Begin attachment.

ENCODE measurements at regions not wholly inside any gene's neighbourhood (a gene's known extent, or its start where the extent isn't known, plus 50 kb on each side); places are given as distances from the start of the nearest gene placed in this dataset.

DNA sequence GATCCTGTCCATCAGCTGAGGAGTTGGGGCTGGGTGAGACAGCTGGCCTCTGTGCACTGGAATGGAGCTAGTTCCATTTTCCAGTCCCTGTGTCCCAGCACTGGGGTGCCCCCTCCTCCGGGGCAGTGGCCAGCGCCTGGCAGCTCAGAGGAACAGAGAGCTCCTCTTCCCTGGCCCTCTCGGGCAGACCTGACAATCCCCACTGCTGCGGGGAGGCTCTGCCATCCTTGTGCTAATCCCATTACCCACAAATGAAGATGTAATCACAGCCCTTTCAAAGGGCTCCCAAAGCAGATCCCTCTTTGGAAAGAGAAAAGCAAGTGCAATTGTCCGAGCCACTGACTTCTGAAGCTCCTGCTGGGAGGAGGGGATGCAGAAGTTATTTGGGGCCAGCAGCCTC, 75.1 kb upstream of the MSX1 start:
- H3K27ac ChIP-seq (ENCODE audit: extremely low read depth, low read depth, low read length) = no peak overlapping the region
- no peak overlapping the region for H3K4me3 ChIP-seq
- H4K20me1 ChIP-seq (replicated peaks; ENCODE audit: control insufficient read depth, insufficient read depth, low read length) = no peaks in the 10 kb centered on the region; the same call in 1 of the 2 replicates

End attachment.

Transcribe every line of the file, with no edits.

ENCODE measurements at regions not wholly inside any gene's neighbourhood (a gene's known extent, or its start where the extent isn't known, plus 50 kb on each side); places are given as distances from the start of the nearest gene placed in this dataset.

DNA sequence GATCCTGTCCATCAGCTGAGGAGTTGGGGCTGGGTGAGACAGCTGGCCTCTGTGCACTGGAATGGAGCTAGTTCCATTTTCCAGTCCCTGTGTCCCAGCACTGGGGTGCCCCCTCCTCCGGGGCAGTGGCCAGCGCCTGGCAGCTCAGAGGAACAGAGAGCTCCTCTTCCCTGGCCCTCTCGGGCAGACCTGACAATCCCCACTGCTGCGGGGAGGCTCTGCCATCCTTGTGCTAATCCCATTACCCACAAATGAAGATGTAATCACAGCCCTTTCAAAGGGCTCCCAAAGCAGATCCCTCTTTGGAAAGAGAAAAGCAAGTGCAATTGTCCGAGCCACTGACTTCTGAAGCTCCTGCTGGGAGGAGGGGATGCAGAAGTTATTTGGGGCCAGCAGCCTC, 75.1 kb upstream of the MSX1 start:
- H3K27ac ChIP-seq (ENCODE audit: extremely low read depth, low read depth, low read length) = no peak overlapping the region
- no peak overlapping the region for H3K4me3 ChIP-seq
- H4K20me1 ChIP-seq (replicated peaks; ENCODE audit: control insufficient read depth, insufficient read depth, low read length) = no peaks in the 10 kb centered on the region; the same call in 1 of the 2 replicates